decided*fn*: May 22, 1967.
MOODY ET AL
FLOWERS ET AL.
APPEAL FROM THE UNITED STATES DISTRICT COURT FOR THE MIDDLE DISTRICT OF ALABAMA.
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MR. JUSTICE DOUGLAS delivered the opinion of the Court.
The threshold question in these cases is whether this Court has jurisdiction under 28 U. S. C. § 1253 on direct appeals from the decisions of the respective District Courts purportedly convened pursuant to 28 U. S. C. § 2281. The answer to that question in turn depends upon whether the three-judge courts in these cases were properly convened.
In No. 624, appellants attack the validity of an Alabama statute (Ala. Laws 1957, Act No. 9, p. 30) prescribing the apportionment and districting scheme for electing members of the Houston County Board of Revenue and Control. Under the statute, the Board consists of five members, each elected by the qualified electors of the district of which he is a resident. The challenged statute prescribes the areas constituting the various districts. The action is brought against the appellees, including some state officials, seeking a declaration that the statute is invalid and an injunction prohibiting its enforcement, and requesting that the court order at-large elections until the State Legislature redistricts and reapportions the Board on a population basis. The theory is that the apportionment and districting scheme results in the overrepresentation of certain areas and the under-representation of others. The complaint also requested
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the convening of a three-judge court. A three-judge court was convened and the complaint was dismissed. 256 F.Supp. 195. We noted probable jurisdiction, 385 U.S. 966.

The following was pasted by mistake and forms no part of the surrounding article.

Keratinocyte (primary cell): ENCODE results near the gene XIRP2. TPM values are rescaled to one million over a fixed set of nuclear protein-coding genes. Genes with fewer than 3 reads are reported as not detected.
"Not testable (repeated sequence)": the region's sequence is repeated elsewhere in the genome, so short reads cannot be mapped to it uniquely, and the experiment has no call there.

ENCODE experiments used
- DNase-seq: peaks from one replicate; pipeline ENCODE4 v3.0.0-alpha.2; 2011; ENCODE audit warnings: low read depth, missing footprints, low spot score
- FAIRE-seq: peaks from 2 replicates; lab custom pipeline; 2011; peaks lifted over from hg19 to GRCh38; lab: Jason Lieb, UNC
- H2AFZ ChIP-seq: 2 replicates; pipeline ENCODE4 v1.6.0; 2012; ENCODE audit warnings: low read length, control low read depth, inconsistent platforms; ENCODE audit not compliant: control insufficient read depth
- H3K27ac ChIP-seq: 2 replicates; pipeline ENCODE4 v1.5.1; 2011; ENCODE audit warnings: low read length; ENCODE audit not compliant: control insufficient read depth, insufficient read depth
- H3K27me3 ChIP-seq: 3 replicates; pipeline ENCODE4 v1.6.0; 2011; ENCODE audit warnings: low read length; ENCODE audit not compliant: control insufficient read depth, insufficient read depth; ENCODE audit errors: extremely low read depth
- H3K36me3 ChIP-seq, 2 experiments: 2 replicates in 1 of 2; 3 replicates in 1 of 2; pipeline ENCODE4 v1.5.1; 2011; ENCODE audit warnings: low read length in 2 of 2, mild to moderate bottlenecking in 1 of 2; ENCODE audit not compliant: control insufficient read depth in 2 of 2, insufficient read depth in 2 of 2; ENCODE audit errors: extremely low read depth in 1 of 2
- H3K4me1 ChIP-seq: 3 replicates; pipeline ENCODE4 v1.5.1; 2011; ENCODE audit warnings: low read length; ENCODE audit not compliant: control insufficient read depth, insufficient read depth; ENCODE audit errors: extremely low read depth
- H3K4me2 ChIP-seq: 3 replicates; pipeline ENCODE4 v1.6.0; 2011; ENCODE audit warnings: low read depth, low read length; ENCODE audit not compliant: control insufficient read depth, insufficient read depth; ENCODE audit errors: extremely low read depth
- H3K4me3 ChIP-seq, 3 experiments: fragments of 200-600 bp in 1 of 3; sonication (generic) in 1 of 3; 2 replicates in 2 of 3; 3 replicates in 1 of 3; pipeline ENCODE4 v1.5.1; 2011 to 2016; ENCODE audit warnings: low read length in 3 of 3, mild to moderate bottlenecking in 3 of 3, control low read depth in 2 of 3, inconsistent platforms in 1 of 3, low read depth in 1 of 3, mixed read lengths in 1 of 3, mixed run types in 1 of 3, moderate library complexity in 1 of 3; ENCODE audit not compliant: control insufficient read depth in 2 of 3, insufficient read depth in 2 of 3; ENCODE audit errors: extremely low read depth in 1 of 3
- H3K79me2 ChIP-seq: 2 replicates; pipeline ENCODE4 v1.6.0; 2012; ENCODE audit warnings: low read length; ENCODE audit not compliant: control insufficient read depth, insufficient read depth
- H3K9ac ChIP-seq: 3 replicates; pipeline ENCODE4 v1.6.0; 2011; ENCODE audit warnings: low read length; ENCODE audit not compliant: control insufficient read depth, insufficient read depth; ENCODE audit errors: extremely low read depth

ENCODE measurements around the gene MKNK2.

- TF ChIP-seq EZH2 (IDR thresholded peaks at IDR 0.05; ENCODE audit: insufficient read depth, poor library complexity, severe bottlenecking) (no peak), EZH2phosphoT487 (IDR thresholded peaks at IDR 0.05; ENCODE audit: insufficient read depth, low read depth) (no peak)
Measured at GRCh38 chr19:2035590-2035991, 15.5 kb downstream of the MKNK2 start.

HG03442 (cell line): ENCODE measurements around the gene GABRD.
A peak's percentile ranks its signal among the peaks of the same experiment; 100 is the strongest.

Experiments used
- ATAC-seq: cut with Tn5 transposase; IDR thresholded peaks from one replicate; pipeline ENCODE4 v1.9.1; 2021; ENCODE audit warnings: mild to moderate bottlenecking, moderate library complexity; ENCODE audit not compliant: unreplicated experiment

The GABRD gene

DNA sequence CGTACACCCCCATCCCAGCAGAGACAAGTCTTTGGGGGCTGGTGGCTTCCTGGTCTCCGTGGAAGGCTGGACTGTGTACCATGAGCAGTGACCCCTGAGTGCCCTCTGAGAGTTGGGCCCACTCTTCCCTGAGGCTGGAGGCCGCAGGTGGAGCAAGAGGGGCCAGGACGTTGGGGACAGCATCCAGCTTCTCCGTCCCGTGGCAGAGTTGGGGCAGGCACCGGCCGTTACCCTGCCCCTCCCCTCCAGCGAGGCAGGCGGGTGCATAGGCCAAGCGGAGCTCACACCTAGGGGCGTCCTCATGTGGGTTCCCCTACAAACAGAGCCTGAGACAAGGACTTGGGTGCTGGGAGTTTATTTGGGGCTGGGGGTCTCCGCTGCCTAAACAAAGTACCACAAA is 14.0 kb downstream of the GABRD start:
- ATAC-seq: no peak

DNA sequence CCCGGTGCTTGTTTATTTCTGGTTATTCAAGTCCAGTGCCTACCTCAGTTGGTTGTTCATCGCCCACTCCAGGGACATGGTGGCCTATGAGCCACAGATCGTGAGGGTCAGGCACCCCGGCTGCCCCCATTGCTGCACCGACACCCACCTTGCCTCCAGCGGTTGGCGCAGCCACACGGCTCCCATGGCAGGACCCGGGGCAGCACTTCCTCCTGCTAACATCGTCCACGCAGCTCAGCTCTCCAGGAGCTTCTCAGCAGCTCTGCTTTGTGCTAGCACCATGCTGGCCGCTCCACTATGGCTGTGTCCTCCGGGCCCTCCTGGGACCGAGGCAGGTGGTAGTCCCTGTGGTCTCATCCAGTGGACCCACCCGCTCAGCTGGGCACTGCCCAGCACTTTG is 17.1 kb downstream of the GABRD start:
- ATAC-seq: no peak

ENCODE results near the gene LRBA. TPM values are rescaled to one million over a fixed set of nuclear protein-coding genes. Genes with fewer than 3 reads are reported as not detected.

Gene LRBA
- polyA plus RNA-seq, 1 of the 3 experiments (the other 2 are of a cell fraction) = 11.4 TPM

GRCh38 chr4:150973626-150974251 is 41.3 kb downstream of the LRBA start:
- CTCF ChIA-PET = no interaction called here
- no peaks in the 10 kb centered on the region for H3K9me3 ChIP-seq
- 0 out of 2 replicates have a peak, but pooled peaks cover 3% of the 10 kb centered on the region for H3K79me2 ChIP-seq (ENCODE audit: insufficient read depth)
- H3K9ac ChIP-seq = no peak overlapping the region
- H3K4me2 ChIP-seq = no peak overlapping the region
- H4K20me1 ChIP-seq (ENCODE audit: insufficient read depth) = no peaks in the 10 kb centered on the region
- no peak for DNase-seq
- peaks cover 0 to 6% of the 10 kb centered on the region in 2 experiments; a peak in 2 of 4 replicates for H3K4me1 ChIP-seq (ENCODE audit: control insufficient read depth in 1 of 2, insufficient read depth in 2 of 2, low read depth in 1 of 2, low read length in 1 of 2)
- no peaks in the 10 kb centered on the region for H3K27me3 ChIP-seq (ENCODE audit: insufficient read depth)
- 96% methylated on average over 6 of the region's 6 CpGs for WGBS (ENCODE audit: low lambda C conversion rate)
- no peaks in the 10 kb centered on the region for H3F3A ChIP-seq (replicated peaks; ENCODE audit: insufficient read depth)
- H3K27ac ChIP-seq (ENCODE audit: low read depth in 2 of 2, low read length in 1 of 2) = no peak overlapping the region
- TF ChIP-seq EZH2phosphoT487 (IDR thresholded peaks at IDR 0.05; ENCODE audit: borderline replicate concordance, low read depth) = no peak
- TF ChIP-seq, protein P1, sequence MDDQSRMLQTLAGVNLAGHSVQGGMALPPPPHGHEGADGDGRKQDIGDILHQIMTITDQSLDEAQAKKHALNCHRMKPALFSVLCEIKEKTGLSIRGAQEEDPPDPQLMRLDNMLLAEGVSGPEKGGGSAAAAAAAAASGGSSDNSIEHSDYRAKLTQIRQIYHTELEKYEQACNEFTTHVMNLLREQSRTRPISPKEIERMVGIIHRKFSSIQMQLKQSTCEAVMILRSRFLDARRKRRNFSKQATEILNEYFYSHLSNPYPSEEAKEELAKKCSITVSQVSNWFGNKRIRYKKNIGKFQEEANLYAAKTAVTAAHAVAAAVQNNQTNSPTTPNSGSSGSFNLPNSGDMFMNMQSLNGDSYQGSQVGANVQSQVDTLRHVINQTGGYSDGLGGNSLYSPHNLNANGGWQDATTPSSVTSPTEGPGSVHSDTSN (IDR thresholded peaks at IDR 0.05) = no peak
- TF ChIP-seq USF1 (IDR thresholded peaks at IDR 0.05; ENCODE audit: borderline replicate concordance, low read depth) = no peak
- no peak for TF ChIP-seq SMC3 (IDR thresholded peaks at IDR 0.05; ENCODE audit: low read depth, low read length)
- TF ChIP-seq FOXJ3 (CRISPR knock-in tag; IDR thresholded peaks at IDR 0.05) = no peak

In No. 491, appellees brought an action against appellants, members of the Suffolk County Board of Supervisors, seeking a declaration that so much of § 203 of the Suffolk County Charter (N. Y. Laws 1958, c. 278) as provides that each supervisor shall have one vote as a member of the Suffolk County Board of Supervisors violates the Fourteenth Amendment and an injunction prohibiting the appellants from acting as a Board of Supervisors unless and until a change in their voting strength is made, and requesting the convening of a three-judge court. The 10 towns of Suffolk County, New York, elect, by popular vote, a supervisor every two years. The supervisor is the town's representative on the Suffolk County Board of Supervisors. Suffolk County Charter § 201. And, each supervisor is entitled to one vote on the County Board of Supervisors. Suffolk County Charter § 203. Pursuant to Art. 9, §§ 1 and 2, of the New York Constitution, the State Legislature approved a charter for the county containing, inter alia, the above provisions. N. Y. Laws 1958, c. 278.